The Zulfiqar is the defense industry of Iran's most recent main battle tank, named after the twin-pointed legendary sword of Muslim folklore. Born as the brainchild of Brigadier General Mir-Younes Masoumzadeh, deputy ground force commander for research and self-sufficiency of the armed forces, the vehicle has been developed from major components of the American M-48 tank. One of the features which has drawn the attention of the Defense Ministry is that indigenously-made parts have been used in it. The prototypes of the tank were tested in 1993. Six semi-industrial prototypes were produced and tested in 1997. The IISS estimates that over 100 Zulfiqar 1's and Zulfiqar 3's are now in service.[14]

The main attack helicopter of the Iranian Army is the AH-1 SuperCobra. The number of AH-1J's in service was estimated by the IISS in 2009 as 50,[15] though 202 were delivered before the Islamic Revolution. Iran also operates an unknown number of Panha 2091 which is an unlicensed, locally-made upgrade of AH-1J.[16]

See Also

References

  1. ^ "Iranian Armed Forces". CSIS. 2006-07-25. p. 14. http://www.csis.org/media/csis/pubs/060728_gulf_iran.pdf. 
  2. ^ a b "Jane's World Armies profile: Iran". Jane's Defence News publisher=Janes.com. 2006-08-29. http://www.janes.com/defence/news/jwar/jwar060829_1_n.shtml. Retrieved 2010-02-13. 
  3. ^ "Ali Neshat". Sarbazan.com. http://www.sarbazan.com/iigfmain.asp. Retrieved 2010-02-13. 
  4. ^ IISS Military Balance 2008, p.242
  5. ^ Leyne, Jon. "How Iran's political battle is fought in cyberspace". BBC News. http://news.bbc.co.uk/2/hi/middle_east/8505645.stm. Retrieved 2010-02-13. 
  6. ^ "Iran among 5 states with cyber warfare capabilities: US institute". Payvand.com. 2006-11-22. http://payvand.com/news/09/may/1020.html. Retrieved 2010-02-13. 
  7. ^ "Who's winning Iran's cyber-war?". Channel 4 News. 2009-06-16. http://www.channel4.com/news/articles/politics/international_politics/whoaposs+winning+iranaposs+cyberwar/3214857. Retrieved 2010-02-13.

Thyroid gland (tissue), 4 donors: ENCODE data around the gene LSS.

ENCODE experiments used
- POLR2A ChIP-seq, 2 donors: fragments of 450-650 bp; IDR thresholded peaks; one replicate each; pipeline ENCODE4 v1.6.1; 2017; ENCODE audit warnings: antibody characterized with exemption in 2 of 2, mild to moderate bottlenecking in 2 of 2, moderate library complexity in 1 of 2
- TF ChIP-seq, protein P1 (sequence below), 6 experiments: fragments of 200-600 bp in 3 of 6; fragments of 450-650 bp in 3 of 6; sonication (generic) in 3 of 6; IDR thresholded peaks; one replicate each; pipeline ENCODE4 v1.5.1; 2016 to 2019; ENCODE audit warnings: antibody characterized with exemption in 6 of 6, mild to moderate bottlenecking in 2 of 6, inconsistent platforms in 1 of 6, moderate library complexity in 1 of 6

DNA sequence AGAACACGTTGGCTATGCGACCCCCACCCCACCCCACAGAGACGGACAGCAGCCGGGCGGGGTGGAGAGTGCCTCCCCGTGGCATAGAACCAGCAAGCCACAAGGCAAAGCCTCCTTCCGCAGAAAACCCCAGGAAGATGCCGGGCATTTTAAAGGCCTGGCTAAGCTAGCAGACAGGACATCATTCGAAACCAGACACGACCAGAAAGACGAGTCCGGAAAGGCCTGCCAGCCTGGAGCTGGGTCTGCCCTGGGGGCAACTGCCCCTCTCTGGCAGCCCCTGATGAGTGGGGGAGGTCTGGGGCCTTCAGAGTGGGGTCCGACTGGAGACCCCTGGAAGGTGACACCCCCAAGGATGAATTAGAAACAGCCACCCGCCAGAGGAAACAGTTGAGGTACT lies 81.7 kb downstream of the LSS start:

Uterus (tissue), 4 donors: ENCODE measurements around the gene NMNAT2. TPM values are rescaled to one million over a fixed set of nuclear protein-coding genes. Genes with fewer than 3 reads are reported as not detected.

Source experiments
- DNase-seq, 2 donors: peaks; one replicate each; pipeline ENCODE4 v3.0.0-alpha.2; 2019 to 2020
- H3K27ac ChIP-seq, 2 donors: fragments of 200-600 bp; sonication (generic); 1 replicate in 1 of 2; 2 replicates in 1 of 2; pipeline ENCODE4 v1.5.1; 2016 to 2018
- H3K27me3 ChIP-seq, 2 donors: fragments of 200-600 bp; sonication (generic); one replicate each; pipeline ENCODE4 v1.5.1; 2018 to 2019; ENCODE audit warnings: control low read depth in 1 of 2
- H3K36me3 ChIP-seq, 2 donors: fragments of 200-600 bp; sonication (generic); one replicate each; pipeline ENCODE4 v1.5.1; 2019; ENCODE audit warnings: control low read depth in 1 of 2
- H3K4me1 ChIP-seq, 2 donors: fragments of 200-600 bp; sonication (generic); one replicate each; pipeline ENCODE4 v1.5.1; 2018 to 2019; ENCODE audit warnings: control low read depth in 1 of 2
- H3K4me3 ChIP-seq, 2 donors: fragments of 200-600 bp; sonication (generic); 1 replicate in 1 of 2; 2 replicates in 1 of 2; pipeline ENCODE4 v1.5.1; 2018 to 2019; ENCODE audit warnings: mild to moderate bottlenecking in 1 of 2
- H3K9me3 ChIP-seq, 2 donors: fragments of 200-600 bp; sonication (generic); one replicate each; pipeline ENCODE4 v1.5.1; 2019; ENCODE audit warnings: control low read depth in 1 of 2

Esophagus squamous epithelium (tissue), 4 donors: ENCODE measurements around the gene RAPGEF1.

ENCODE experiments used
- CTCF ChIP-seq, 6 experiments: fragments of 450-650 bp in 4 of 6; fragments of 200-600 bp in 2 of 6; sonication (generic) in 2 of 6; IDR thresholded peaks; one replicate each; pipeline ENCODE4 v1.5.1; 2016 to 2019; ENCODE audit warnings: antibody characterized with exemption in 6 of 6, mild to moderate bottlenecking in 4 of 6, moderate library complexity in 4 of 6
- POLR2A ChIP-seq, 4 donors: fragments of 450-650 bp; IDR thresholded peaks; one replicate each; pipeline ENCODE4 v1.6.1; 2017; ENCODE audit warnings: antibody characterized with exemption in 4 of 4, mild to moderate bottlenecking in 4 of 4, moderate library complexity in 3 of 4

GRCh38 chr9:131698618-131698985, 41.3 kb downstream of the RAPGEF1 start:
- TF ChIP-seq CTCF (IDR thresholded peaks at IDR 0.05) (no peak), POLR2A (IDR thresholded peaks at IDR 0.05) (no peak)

8. ^ "‭BBC ‮فارسی‬ - ‮ايران‬ - ‮سایت رادیو زمانه هک شد‬". BBC News. http://www.bbc.co.uk/persian/iran/2010/01/100130_u02-radiozamaneh-hackers.shtml. Retrieved 2010-02-13. 
  9. ^ Alka Marwaha (2009-06-24). "What rules apply in cyber-wars?". BBC News. http://news.bbc.co.uk/2/hi/technology/8114444.stm. Retrieved 2010-02-13. 
  10. ^ Simon Tisdall. "Cyber-warfare 'is growing threat'". The Guardian. http://www.guardian.co.uk/technology/2010/feb/03/cyber-warfare-growing-threat. Retrieved 2010-02-13. 
  11. ^ "Beijing accuses U.S. of cyberwarfare". Washington Times. 2010-01-26. http://www.washingtontimes.com/news/2010/jan/26/beijing-accuses-us-of-cyberwarfare/?feat=home_headlines. Retrieved 2010-02-13. 
  12. ^ http://www.bbc.co.uk/persian/iran/2010/02/100222_l07_isfahansoftwarcamp_isfahan.shtml
  13. ^ International Institute for Strategic Studies, The Military Balance 2009, Routledge for the IISS, London, 2009, p.245
  14. ^ "How big is Iran's military?". International Institute for Strategic Studies. 28 Sep 2009. http://www.iiss.org/whats-new/iiss-in-the-press/september-2009/how-big-is-irans-military/. Retrieved 2010-02-13. 
  15. ^ IISS Military Balance 2009, p.245
  16. ^ "Panha hovers between repair and manufacturing". Jane's Air Forces News. Janes.com. 2001-08-27. http://www.janes.com/defence/air_forces/news/jdw/jdw010827_1_n.shtml. Retrieved 2010-02-13. 

Further reading

  • Richard A. Gabriel, ed. (9/27/1983), Fighting Armies: Antagonists in the Middle East - A Combat Assessment, Greenwood Press, ISBN 9780313239045  - includes army order of battle as of 1978-79
  • Steven R. Ward, Immortal: a military history of Iran and its armed forces, Georgetown University Press, 2009, ISBN 1589012585, 9781589012585